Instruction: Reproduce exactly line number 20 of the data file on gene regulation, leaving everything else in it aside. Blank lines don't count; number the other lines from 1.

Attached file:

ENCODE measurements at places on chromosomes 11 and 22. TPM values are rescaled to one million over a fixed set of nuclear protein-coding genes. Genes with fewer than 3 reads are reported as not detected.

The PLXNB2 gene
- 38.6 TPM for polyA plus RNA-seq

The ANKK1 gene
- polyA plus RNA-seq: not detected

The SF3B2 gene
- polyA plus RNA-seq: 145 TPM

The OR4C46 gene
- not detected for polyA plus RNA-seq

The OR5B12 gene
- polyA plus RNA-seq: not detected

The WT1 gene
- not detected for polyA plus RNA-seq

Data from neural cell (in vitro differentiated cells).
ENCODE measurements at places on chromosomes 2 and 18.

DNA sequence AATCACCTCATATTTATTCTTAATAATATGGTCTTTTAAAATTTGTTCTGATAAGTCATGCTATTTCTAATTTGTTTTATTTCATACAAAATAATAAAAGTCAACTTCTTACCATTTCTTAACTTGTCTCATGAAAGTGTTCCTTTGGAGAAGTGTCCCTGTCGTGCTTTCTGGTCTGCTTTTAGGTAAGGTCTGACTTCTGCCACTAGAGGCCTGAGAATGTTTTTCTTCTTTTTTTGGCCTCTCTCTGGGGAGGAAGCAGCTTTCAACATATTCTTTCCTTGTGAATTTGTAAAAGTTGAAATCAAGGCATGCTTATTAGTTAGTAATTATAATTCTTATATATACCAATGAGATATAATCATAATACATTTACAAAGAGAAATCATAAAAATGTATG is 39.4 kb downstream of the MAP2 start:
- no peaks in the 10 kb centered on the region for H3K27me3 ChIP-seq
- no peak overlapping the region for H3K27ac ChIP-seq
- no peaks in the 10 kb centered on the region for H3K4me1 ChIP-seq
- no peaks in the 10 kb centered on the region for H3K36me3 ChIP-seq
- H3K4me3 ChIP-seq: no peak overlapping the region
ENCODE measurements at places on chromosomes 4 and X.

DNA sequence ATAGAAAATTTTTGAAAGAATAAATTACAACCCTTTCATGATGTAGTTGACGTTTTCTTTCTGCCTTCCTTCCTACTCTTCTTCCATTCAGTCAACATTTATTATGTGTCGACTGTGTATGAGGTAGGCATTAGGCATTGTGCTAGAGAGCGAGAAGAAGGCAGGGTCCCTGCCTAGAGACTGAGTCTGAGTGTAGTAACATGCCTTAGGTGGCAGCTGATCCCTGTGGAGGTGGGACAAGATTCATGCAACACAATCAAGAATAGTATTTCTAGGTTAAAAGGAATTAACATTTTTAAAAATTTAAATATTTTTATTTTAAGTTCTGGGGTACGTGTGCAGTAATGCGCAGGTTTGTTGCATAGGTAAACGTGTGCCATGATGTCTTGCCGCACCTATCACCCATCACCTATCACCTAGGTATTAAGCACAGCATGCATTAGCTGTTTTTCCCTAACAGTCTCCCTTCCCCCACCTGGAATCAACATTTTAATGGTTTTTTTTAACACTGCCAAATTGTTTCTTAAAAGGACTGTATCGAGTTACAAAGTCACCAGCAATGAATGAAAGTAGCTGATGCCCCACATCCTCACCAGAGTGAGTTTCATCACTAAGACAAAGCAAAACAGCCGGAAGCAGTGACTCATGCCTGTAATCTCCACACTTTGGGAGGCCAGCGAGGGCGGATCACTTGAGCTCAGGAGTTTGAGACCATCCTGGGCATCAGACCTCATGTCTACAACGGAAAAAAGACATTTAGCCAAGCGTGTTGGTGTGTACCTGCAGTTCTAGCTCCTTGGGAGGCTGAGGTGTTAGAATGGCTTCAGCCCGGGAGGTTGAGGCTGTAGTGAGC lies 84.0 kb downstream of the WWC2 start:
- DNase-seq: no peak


- no peaks in the 10 kb centered on the region for H3K36me3 ChIP-seq